Please use this identifier to cite or link to this item: http://hdl.handle.net/2440/61980
Type: Thesis
Title: A psychophysiological perspective on vulvodynia.
Author: Jantos, Marek
Issue Date: 2010
School/Discipline: School of Psychology
Abstract: The study of human sexuality opens an intriguing window into human existence and the individual’s sense of wellbeing. From a population standpoint, sexuality is an integral part of human reproduction, but from the perspective of the individual, sexuality can also be a source of pleasure and the basis of interpersonal bonding and happiness (O’Donohue & Geer, 1993). Sexuality crosses many dimensions of the human experience, any difficulties encountered in the expression of emotional and physical intimacy can have a wide and multidimensional impact (Basson, 2005). Vulvodynia is a prevalent chronic pain condition in women affecting the lower urogenital tract (Moyal‐Barracco & Lynch, 2003; Harlow & Stewart, 2003). It interferes with an array of activities, including sexual intimacy, and compromises quality of life (Sandownik, 2000; Jantos & Burns, 2007; Arnold et al., 2006). The disorder can significantly undermine self-esteem, impacts on relationships, and engenders significant psychological distress in the form of anxiety and depression (Jantos & White 1997; Masheb et al., 2005; Jantos & Burns, 2007; Jantos, 2008). Various causes have been theorized and many treatments proposed, but there is no consensus on its classification and management (Masheb et al., 2000; Bachmann et al., 2006). The practical and theoretical implications of a proper understanding of the disorder and its accurate classification are important (Lynch, 2008; Binik, 2005). Structure and outline of the thesis This thesis consists of three publications which include two research studies (Chapter 3 & 4) and a discussion paper (Chapter 5). The two research papers assess the psychosexual and psychophysiological profile of a cohort of women diagnosed with vulvodynia and the discussion paper focuses on conservative management of vulvodynia and other conditions linked to pelvic floor dysfunction. As an introduction to the three publications, the first chapter discusses the role of sexuality in general wellbeing. It provides a historical background to the study of vulvar pain and introduces classification systems that address the issue of painful sexual intercourse. It also reviews current perspectives on the nature of the disorder, its prevalence, etiology and management. Chapter 2 outlines the rationale, aims and structure of the research studies. Vulvodynia is a poorly understood but prevalent disorder that has been identified as a neglected women’s health problem (Binik, 2003; Haefner et al., 2000). Therefore, further information is needed about the population affected by the disorder, about the impact on wellbeing, and about the potential mechanisms mediating symptoms of pain, so that protocols can be developed for its effective management. Chapters 3, 4 and 5 are reprints of the three publications forming the core of this thesis. Chapter 3, entitled Vulvodynia: Development of a Psychosexual Profile, is a retrospective study of seven hundred and forty-four patients. It examines the age of symptom onset, the age distribution of the clinical cohort and the age related risk of developing the condition. The study identifies a range of psychosexual changes associated with the disorder. Chapter 4, entitled Vulvodynia: A Psychophysiological Profile Based on Electromyographic Assessment, is also a retrospective study. It is based on five hundred and twenty-nine patient cases and sought to assess the location and temporal characteristics of chronic vulvar pain, the relationship between psychological and physiological variables in the experience of pain, and the role of dysfunctional pelvic muscles in mediating the symptoms of vulvodynia. Both of these research studies make an original contribution to the current understanding of vulvodynia and present data derived from the largest clinical sample studied to date. Chapter 5 entitled Electromyographic Assessment of Female Pelvic Floor Disorders, is a review of literature examining pelvic floor anatomy and physiology and views pelvic muscle dysfunction as the primary mechanism mediating a spectrum of pelvic disorders, including vulvodynia. It reviews research on the applications of surface electromyography (SEMG) in relation to vulvodynia and a range of pelvic disorders associated with both hypertonic and hypotonic muscle states. Guidelines are suggested for conservative management of these disorders. Chapter 6 discusses the contribution of the three publications to the current understanding of vulvodynia and draws on the research findings of this thesis, and other literature, to arrive at several key recommendations in relation to its classification and management. The primary recommendation of the thesis is that vulvodynia should be seen as a chronic pain syndrome rather than a psychiatric disorder or a sexual dysfunction and that the management of pain should be the foremost priority.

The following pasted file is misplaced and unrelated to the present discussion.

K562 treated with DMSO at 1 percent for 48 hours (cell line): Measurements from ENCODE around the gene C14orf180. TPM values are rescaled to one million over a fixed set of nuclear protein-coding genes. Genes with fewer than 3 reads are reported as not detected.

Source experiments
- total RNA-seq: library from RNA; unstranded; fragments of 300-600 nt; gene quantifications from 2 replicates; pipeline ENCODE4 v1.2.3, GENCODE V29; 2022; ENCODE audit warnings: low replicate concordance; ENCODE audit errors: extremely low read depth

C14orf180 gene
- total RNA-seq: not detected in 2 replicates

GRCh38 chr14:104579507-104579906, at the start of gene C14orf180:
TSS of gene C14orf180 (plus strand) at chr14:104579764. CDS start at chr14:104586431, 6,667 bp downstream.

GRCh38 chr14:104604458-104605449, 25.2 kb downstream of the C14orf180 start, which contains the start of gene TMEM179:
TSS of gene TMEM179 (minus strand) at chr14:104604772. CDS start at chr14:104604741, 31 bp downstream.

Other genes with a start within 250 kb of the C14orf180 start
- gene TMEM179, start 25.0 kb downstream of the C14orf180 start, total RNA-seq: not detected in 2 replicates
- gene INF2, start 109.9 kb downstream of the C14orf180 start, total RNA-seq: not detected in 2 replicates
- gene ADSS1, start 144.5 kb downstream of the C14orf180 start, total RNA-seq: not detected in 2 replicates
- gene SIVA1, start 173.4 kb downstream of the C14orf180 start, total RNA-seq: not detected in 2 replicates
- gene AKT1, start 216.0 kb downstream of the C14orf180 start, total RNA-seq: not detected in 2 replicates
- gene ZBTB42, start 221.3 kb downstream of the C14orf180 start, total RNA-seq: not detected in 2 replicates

Advisor: Burns, Nicholas Ralph
Dissertation Note: Thesis (Ph.D.) -- University of Adelaide, School of Psychology, 2010
Keywords: vulvodynia; psychosexual; psychophysiological; surface electromyography
Provenance: Copyright material removed from digital thesis. See print copy in University of Adelaide Library for full text.
Appears in Collections:Research Theses

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